Tim: You know, one of the things that I read recently is that the largest thing that kind of prevents a better integration of the EU and Japan is just the flow of people and that the expectations of the Japanese about people from the EU, or foreigners generally, is not very well developed. And similarly, apparently, in the EU the inclusion of Japanese companies or Japanese workers is not very well developed, and that seems to be the biggest stumbling block.
Ambassador Flor: There is one stumbling block which is also not so easily overcome which is language. In the EU, I think many are now used to knowing several European languages and then because of the European Union, you have a high engagement also for young people, students: they go and study all over the place and you can do that without visas, you have the euro, the same currency, so it’s easy. Between Japan and the EU, to learn Japanese… I’ve started doing it, it is quite a big task, I’m still working on it. I can say “Nihongo wo benkyou shite imasu”, that I can say but it’s hard and with the kanji so… Therefore, if you want to bring, let’s say scientists specialists, technicians engineers, and then you have to work and integrate into a Japanese company for a joint venture, or something like that, that’s a challenge. Well, I think we have to get better at that and I think it’s very important also in the field of science and technology, research and development, because I think that Japan and the EU face the same challenge in that regard, namely that our wealth, our prosperity, our stability, peace, it really depended on our technological powers and our powers in terms of producing new technologies and new products. Now, in this changing world with a lot of competition, also from countries around that are not so far from here, can we do it again? Can we remain on the cutting edge of say, artificial intelligence, or society 5.0, robotics? I think that there is scope for actual good cooperation in the science field but then also in terms of application but to leverage that, we need to increase cooperation in these areas.
Tim: You know, we’ve talked about these two landmark agreements that are opening up trade and investment between the two countries, but we haven’t talked about data transmission. This is a huge issue that actually is being addressed by the two countries, by the EU and by Japan, and I had never really thought that it was that huge of an issue until I looked at the implementing legislation and the fact of transferring information safely and securely and making sure that whatever it is that you’ve bought, through the internet or through some sort of a device like that, is actually secure and was a big deal is addressed in the agreements, as well.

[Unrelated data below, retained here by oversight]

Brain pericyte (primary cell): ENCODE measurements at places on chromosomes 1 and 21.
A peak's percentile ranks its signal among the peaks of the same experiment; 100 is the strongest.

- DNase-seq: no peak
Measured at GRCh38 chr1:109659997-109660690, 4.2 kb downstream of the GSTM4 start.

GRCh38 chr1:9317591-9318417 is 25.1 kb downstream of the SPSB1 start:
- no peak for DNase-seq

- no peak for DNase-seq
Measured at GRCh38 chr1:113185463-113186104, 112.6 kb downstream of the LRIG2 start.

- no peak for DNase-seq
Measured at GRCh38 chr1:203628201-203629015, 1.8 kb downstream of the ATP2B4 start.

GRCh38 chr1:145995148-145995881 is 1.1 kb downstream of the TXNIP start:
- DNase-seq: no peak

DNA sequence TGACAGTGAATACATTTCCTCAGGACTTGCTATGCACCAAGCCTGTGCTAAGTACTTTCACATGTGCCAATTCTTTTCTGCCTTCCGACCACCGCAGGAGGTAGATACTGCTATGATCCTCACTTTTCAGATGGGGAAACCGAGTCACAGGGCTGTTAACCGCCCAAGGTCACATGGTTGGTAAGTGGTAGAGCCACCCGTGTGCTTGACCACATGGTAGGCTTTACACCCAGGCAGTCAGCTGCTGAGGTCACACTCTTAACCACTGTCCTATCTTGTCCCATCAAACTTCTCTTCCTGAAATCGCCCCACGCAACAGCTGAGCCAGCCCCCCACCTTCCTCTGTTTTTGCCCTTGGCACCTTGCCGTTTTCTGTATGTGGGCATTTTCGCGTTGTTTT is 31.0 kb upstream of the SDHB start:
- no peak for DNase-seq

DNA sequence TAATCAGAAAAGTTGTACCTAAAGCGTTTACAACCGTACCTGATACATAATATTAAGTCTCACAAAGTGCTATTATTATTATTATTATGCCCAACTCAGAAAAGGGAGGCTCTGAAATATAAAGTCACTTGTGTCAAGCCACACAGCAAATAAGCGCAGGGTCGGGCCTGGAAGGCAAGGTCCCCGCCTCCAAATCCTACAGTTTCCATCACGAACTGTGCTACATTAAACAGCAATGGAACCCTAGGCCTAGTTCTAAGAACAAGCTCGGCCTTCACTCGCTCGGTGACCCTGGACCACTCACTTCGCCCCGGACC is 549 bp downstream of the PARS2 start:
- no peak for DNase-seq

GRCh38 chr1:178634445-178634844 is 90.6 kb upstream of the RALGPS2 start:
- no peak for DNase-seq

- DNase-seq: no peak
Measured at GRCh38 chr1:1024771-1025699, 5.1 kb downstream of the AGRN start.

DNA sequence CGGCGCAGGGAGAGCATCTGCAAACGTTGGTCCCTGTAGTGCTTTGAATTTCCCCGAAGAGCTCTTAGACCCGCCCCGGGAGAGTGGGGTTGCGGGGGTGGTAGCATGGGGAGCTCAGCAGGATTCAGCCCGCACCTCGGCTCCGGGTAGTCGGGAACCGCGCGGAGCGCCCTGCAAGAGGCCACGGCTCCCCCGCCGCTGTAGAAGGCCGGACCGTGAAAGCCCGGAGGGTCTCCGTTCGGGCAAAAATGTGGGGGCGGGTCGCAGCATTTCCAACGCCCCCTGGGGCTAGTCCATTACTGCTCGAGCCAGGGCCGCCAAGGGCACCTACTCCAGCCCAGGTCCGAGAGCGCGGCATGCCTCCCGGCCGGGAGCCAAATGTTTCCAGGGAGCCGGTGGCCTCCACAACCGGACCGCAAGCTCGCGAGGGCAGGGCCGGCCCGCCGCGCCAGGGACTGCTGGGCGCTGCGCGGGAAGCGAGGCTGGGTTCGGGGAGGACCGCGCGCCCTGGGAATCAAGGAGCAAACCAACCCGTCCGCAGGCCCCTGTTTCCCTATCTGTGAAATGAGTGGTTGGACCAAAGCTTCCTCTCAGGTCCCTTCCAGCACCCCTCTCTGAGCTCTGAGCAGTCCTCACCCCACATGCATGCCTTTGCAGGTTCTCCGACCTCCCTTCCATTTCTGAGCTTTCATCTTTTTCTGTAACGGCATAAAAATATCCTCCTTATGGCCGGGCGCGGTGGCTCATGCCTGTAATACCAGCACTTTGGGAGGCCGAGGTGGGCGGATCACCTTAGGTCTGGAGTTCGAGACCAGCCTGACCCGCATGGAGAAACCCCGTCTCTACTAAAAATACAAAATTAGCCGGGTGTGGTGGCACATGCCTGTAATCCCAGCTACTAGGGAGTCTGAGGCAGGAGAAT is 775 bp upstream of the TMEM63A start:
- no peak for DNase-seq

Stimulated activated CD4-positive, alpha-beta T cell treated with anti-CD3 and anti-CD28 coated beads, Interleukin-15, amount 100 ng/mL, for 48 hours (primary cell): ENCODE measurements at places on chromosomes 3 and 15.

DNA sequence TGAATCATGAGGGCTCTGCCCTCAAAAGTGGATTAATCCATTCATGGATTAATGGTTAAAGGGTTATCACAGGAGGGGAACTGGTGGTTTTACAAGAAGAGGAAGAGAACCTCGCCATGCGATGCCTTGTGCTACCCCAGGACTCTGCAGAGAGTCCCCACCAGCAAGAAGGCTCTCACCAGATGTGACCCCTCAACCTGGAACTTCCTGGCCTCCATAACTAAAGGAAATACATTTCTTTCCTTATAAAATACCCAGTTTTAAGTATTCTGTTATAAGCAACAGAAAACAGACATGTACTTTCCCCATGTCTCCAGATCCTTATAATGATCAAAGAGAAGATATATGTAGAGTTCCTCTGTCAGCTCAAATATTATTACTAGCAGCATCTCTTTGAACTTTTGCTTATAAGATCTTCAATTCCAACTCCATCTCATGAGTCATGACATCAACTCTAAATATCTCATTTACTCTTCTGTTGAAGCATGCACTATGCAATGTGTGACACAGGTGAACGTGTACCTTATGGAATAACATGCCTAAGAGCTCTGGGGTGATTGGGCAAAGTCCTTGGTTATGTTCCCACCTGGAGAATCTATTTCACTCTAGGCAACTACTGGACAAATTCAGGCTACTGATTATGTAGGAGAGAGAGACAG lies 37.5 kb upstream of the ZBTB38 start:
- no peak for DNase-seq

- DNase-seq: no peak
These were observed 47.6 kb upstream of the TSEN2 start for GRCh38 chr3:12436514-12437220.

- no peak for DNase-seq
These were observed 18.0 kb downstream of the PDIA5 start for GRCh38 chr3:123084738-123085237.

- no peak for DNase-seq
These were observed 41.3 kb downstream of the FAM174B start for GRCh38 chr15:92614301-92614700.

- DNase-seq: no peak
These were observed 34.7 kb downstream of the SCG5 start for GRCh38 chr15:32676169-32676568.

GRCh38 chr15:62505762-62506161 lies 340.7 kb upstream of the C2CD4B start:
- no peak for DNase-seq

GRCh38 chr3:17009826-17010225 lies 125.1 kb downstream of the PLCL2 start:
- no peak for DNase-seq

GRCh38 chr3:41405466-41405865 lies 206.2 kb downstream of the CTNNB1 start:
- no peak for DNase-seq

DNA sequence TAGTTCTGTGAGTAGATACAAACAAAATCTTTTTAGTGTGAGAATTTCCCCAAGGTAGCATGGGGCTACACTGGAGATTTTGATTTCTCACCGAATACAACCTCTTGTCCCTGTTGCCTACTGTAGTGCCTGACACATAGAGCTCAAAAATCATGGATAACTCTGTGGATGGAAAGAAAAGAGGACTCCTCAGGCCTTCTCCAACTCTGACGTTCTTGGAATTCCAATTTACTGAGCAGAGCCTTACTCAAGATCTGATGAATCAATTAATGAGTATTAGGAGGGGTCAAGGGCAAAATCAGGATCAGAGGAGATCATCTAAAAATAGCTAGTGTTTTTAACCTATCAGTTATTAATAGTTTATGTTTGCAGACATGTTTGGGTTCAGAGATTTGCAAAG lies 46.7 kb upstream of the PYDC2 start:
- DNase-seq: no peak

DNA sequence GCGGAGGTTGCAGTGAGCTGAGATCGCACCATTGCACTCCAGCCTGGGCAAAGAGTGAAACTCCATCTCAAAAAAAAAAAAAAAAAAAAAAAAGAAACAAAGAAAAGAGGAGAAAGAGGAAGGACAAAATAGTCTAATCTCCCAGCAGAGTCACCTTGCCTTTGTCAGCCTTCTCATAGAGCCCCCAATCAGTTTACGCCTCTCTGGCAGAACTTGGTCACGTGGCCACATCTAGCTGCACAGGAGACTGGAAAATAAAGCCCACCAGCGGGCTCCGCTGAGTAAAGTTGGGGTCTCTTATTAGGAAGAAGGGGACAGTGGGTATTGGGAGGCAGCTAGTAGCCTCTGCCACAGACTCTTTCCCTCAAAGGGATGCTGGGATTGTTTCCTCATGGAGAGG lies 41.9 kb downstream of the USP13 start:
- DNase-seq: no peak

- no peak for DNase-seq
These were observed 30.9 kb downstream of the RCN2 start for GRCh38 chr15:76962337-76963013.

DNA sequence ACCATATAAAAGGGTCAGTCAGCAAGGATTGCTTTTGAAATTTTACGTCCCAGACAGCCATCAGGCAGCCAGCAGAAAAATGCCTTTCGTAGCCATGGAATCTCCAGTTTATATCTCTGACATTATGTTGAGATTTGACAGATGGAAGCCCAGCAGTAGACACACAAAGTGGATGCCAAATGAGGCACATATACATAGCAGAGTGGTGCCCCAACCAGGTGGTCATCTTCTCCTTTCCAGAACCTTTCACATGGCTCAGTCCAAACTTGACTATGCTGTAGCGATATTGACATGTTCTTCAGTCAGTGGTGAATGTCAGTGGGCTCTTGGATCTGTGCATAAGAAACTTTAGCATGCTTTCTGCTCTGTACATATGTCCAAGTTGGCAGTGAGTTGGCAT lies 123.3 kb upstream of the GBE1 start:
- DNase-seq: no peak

Ambassador Flor: Indeed, and in this regard and very recently in Tokyo and in Brussels, decisions were made about data adequacy. So, we made an agreement which said that our rules and standards in the data field for data protection, for consumer protection of private data, and also company data, business information, is mutually adequate so we recognize each other’s standards: what does it mean? It means that the EU and Japan actually have created one of the biggest unified data spaces on this globe, and it matters because big data will be the key to entering this new digital age. So, if we talk about a digital society of the future that you can actually have trust in the transmission modes of data all over a certain space is extremely relevant, so therefore it opens up scope for this type of business engagement and people-to-people engagement, which we need between Japan and the EU.
Tim: So, you’re not afraid of challenges and tough things that just happen on a daily basis. What I’d like to ask you about now is what’s going on with Brexit with regard to these agreements between Japan and the EU, because it is most likely that the EU will not consist of the UK as well.
Ambassador Flor: First of all, let me say that, also at a personal level, I really do regret that the UK is currently on a path to leave the EU. I do respect at the same time the decision made by the British people: it’s a sovereign decision, it’s their democratic right, it’s their choice. However, at the same time, I think whatever the future now may hold in terms of the Brexit term itself to have a very strong partnership in the future between the UK and the EU is essential because they might leave the EU, of course currently we still don’t know how that will function, they might leave the EU but they will remain our European neighbors, and I know of so many mixed couples, so many businesses engaged on either side of the channel, so let me say that in this sense the UK will not leave Europe. Now about Brexit, it is where we are today. Now, the EU has negotiated with the UK a withdrawal agreement. It would actually ensure that there can be a smooth and orderly Brexit, which would give certainty to the many citizens who will actually have a stake in this, for personal reasons or business reasons or whatever, and it would also give certainty to the Japanese and some companies. The EU has invested a lot of energy and a lot of other resources in these negotiations in order to handle this very difficult situation as well as possible. But, of course, it depends on the decisions to be made in London and that is where we are right now. The EU is prepared as far as we can for all scenarios. Nobody hopes that there will be something like a hard Brexit, but we just will need to see where decision-making in London will.